Business Talks

Creating an MVP: Building the basics

Having a great idea isn't always enough when it comes to developing a software product. Actually, software development also requires more than just great code to make it work. It must take into account your overall business and take a holistic approach to the overall strategy and problem your product is trying to solve.
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Each and every one of us has had some great ideas here and there. We believe that’s true because we know for a fact humans are full of ideas - some of which are bad, some of which are good. Yeah, maybe we doubt our own genius from time to time, but don’t you think great inventors didn’t? Come to think about it how many great inventions sounded a bit too bold?

So let’s say you have one of those great ideas for a mobile app, something truly extraordinary. Something that could change or shape the world even? Some great examples are Spotify, Airbnb, Uber and even Tinder. You have one? Great! But what do you do with it? Just having it is not enough, now you need to put down some serious work and make it happen. The wheel didn’t invent itself, it was first… an idea. And that goes for every innovative software product as well. Without any further ado, today we’ll be talking about how to bring your software product to reality!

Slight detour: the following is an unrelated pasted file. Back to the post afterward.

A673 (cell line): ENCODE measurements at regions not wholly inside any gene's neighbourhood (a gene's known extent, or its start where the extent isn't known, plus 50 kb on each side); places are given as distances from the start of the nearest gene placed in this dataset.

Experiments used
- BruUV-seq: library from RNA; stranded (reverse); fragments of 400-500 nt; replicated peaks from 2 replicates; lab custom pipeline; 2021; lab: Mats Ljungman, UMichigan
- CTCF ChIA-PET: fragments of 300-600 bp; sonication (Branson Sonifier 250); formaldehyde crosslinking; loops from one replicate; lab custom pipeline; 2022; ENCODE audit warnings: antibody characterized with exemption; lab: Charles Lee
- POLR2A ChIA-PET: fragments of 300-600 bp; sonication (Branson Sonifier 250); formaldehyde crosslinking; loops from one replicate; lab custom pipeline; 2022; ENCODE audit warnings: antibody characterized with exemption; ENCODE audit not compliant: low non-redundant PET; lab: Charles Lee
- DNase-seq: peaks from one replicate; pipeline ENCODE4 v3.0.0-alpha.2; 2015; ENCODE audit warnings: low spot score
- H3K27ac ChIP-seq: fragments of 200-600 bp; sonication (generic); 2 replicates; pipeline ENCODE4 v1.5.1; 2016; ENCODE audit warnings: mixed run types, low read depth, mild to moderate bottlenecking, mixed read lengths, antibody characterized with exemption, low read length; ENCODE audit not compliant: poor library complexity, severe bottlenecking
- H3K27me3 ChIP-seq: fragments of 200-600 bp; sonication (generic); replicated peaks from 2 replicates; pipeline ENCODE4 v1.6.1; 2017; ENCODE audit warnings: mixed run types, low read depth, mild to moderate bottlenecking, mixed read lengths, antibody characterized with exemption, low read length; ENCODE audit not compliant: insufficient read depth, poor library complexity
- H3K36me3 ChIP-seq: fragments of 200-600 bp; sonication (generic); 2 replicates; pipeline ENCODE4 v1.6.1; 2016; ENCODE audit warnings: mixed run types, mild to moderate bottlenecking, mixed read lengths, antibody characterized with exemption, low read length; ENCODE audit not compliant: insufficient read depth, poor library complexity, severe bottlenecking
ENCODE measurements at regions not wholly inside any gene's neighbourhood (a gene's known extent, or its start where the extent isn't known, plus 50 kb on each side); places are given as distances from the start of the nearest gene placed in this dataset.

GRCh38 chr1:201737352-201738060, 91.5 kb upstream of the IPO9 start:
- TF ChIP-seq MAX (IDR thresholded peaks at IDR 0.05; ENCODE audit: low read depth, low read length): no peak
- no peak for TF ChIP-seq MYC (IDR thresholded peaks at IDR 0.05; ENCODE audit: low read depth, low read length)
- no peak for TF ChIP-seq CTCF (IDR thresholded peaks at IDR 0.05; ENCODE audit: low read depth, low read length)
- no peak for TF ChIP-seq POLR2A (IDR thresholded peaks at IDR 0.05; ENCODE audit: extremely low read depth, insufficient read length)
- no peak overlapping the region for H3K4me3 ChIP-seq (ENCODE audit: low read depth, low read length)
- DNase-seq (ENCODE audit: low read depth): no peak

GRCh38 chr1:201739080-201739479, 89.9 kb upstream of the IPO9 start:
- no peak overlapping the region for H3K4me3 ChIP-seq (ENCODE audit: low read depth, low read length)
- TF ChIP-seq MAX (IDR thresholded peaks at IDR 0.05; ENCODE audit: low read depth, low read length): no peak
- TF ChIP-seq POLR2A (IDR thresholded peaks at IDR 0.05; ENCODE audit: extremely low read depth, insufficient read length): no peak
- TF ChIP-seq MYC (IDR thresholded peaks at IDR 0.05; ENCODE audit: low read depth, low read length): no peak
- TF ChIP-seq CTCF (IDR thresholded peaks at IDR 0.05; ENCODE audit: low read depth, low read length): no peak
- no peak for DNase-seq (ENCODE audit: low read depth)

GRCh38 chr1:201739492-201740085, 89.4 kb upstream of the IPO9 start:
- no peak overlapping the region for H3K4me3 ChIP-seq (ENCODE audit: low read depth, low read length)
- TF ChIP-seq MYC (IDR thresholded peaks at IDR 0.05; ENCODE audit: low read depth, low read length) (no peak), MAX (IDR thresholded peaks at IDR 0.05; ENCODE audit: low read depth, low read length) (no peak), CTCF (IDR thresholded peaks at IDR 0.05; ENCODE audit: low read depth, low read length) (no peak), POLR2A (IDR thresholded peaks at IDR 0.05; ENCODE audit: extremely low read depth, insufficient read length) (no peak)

We all agree that having a great idea isn’t always enough, especially when it comes to software, right? Well, software development also requires more than just great code to make it work. The process must take into account your overall business. When you strive for success you need to imply a holistic approach to the overall strategy and problem your product is trying to solve. 

We know you probably have a lot of questions in mind. How do I…

  • get started?
  • get the pieces to fit together?
  • turn the idea into an actual product?
  • find a development partner?
  • monetize my product?
  • take my product to market?

Let’s start answering them one by one, shall we?

The discovery stage of your software development

This stage is all about finding out all the answers to your what, how, why, and when. It involves tons of research, analysis and planning. You and your team will create a road map for the development process, and understand your business, the purpose of your product and your end users. When we say “tons of research”, we mean it. Buckle up and get to work, we’re just starting! Once you are done with it, while you’re still at this stage, you will also need to align your team with a shared understanding of the Software Requirement Specifics (SRS). An SRS is a document that describes what the software is supposed to do and how it will be expected to perform. It also describes the functionality the product needs to fulfil.

Our advice:

  • Start small. Create an MVP - a simple product or app with a great interface (UI/UX).
  • Set a realistic timeline.
  • Set realistic milestones. 
  • Don’t rush things, make sure you make time for the creative process.
  • Stay open and creative. 
  • Get to know the market and your competition.
  • Pinpoint your detailed target audience.

Make a plan, set the schedules, create a detailed budget, and make sure you have a great team. Communicate, communicate, communicate! Do it on a regular basis with anyone who is involved. And then visualize your project. Spend some time on wireframing and/or storyboarding. Map out every button, screen, function, and any other piece left of the whole puzzle. 

From an idea to a usable software product